Michael was a 2019 Scholarship Award Second Place Winner.
This is the essay submitted with his application.
My frail body trembled in my desk. I was unsure why but I could not stop producing loud squeaking noises as the rest of my class was silent taking a math test. I gritted my teeth and attempted to stop, but it was no use. My teacher hollered my name, followed by everyone turning and staring at me, their piercing eyes making my palms sweat.
“Stop being disruptive and making weird noises!” he shouted.
Everyone seemed confused as to what he was even talking about because the majority of the class was not paying attention to my constant noises, but I sure understood exactly what he said. School dragged on for years that day. When the bell finally ran, I propelled home with an uneasy feeling in my stomach.
When I got home, just like any other day, I was dawdling by myself recounting the day; fourth grade was as challenging as everyone said. As per usual, my mom was out back chatting on the phone. The faint sound of her voice came to an end and I knew she would be coming back inside sometime soon. The door opened and she shuffled inside, a concerned look on her face as opposed to her usual plastered on smile. Approaching me, I knew I had done something wrong.
“I was just on the phone with your math teacher. He says you keep making noises in class and you are always moving.”
I knew exactly what she was talking about, but I did not want to accept it.
She continued. “It’s time to see a specialist.”
Later that month, my mom, her boyfriend at the time, and I took an hour drive to some random doctor’s office. The examination room was cold and unwelcoming, typical to any room at a doctor’s office. The appointment itself was not long at all, hardly important to recollect much of it anymore. All I remember is the doctor stating I, in fact, did have Tourette Syndrome. It did not seem like much of a shock at all; I just felt more defined. I was not happy knowing there was actually something wrong with me, but I felt satisfied knowing I finally had an answer to why I could not stay quiet in class.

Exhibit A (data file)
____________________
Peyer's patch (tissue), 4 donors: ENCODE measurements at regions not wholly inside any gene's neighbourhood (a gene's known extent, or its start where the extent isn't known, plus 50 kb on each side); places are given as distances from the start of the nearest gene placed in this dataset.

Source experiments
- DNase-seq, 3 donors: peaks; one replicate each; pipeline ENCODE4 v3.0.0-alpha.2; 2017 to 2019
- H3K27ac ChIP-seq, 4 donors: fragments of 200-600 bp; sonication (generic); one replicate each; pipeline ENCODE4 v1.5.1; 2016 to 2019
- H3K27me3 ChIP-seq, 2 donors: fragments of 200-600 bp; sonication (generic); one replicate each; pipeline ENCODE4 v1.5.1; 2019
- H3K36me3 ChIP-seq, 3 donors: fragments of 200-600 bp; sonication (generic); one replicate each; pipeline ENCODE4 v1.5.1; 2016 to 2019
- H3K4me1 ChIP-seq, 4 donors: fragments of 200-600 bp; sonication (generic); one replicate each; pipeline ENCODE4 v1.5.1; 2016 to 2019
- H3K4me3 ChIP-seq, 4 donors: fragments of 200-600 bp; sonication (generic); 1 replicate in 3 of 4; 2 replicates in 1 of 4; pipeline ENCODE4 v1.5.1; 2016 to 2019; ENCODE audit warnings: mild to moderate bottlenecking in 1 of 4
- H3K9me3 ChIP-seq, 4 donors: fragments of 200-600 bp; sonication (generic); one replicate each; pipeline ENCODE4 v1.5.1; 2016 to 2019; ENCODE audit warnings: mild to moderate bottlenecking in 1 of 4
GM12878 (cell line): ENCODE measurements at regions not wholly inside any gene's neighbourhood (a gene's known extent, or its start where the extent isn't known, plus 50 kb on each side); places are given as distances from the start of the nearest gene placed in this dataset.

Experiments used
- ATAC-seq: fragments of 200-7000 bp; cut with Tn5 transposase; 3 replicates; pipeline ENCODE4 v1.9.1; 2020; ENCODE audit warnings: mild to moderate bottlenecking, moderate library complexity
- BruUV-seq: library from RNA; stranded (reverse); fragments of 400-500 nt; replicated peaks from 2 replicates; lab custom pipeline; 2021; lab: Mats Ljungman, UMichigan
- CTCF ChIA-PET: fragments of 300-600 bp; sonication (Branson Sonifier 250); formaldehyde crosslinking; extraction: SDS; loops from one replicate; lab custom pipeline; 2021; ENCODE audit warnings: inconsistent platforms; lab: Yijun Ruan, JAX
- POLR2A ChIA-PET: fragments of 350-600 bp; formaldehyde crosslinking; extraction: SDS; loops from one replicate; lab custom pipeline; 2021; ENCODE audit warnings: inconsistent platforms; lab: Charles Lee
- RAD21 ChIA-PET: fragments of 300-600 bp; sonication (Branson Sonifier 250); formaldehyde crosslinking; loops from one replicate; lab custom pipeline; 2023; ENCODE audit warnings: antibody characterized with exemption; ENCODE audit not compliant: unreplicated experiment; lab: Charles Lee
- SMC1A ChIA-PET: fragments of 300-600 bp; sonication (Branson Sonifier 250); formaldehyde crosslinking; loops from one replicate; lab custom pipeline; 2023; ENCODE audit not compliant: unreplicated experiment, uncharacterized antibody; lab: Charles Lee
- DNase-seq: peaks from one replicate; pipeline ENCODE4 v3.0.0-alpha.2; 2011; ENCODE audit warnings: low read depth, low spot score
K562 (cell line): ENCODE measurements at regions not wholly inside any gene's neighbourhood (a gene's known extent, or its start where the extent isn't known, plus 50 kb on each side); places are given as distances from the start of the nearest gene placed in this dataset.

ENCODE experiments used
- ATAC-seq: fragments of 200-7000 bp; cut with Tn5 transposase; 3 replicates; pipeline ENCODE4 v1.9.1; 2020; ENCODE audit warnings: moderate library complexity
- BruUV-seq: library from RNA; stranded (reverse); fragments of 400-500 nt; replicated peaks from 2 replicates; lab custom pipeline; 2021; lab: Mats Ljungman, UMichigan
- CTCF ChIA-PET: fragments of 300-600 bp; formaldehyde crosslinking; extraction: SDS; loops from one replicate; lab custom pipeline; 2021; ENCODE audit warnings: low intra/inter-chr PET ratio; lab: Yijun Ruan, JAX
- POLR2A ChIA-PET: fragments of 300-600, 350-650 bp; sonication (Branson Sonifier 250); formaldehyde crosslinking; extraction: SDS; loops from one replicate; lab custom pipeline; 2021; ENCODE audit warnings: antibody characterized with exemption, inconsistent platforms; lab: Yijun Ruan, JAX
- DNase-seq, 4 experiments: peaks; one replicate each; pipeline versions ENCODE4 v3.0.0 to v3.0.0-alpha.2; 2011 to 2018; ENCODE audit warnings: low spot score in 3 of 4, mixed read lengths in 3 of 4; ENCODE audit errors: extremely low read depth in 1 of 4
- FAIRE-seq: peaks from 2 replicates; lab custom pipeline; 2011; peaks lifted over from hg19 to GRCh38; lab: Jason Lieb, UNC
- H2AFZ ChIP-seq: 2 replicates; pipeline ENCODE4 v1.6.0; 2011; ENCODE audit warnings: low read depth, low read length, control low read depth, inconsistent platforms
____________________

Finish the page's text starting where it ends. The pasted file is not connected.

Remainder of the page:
To this day, and for my whole life, I have had various tics, switching from twitching my fingers, shaking my head, or making a loud squeaking sound every minute or so. The tic I had with me for the longest duration was constant coughing. My mom dragged me to different doctors to figure out why I had a constant, rough cough. As a result I had my adenoids removed. Did that solve anything? No, but eventually that tic passed.
Growing up with Tourette’s had my mind always moving. Reading books was always hard because my eyes never wanted to stay on one page, talking aloud came with the byproduct of stuttering, and sitting still in a desk at school was just a joke. Tourette’s definitely made me feel different. I struggled trying to fit in for such a long time in elementary and middle school that it just became tiring.
Then I got older. I began high school, continued deeper in my swim career, and made stronger friendships. I even found out two of my close friends, one who I have known my whole life and another who I recently met, had Tourette’s. Opposed to feeling different, I felt unique. I learned how to control my tics, along with feeling confident in myself. I realized it is okay to be different. I stopped paying attention to people glaring at me or anyone who made fun of my tics. I now look back on my petrified, fourth grade self, realizing how much I learned and grew from Tourette’s.
Today, I am now so thankful it has been a part of my life.